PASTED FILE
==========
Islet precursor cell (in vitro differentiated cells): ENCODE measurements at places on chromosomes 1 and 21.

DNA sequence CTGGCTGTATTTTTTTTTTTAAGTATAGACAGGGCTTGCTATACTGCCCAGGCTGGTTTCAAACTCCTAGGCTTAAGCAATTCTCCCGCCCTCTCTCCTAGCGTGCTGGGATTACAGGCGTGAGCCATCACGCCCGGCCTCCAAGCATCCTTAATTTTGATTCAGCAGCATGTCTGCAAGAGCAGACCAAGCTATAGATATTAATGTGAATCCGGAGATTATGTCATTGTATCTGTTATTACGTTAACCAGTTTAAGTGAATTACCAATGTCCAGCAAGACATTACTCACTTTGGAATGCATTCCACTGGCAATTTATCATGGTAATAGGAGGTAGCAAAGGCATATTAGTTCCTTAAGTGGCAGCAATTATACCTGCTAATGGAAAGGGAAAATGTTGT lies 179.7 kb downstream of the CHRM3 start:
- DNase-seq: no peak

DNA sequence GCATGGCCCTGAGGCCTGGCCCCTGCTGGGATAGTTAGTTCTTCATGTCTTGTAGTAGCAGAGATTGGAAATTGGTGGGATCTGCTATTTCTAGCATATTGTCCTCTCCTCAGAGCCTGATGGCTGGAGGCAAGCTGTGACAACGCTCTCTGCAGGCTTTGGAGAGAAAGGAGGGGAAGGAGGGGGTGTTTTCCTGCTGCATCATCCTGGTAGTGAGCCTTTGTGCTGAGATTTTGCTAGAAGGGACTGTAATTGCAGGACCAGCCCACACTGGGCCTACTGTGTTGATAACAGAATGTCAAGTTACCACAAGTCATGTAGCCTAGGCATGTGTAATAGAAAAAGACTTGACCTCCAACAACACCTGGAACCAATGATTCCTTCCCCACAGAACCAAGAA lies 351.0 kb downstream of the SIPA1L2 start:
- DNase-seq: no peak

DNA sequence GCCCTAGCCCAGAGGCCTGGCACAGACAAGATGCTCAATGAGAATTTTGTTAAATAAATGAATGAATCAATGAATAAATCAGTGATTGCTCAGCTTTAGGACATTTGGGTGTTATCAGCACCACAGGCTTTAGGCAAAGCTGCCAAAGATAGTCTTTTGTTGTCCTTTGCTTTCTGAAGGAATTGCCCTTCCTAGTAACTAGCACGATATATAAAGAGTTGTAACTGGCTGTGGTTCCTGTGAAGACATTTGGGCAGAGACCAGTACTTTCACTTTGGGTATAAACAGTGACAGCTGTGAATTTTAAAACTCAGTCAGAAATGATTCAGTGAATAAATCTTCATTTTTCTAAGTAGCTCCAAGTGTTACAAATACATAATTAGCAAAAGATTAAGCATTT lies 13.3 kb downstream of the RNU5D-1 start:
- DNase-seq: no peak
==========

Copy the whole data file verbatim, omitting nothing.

Islet precursor cell (in vitro differentiated cells): ENCODE measurements at places on chromosomes 1 and 21.

DNA sequence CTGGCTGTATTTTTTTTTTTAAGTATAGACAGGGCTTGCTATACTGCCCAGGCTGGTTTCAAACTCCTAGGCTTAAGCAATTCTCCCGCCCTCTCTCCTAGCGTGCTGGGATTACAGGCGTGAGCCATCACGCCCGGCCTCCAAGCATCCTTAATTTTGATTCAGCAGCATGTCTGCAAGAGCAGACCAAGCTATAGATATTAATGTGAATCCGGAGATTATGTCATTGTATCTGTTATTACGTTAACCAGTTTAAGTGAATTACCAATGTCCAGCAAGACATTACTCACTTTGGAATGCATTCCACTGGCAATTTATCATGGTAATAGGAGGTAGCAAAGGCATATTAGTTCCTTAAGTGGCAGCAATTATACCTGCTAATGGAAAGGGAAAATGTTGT lies 179.7 kb downstream of the CHRM3 start:
- DNase-seq: no peak

DNA sequence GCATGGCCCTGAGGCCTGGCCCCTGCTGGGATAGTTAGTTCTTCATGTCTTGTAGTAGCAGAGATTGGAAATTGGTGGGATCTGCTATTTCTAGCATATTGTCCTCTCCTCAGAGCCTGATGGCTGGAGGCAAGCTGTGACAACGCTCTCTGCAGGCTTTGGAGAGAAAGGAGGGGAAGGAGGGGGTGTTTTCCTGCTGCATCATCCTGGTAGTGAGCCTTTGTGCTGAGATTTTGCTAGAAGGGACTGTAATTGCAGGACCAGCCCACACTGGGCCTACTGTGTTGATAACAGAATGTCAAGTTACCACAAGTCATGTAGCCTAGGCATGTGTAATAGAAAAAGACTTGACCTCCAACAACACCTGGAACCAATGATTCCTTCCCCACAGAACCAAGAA lies 351.0 kb downstream of the SIPA1L2 start:
- DNase-seq: no peak

DNA sequence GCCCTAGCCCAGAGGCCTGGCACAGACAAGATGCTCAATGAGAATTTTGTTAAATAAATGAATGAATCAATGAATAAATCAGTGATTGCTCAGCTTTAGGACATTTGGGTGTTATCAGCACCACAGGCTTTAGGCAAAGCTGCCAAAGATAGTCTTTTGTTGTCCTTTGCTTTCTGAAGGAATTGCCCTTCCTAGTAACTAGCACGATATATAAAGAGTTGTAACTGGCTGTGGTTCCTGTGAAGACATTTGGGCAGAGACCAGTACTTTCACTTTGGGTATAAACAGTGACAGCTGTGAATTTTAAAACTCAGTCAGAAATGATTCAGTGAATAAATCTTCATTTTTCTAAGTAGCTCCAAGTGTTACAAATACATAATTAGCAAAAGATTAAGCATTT lies 13.3 kb downstream of the RNU5D-1 start:
- DNase-seq: no peak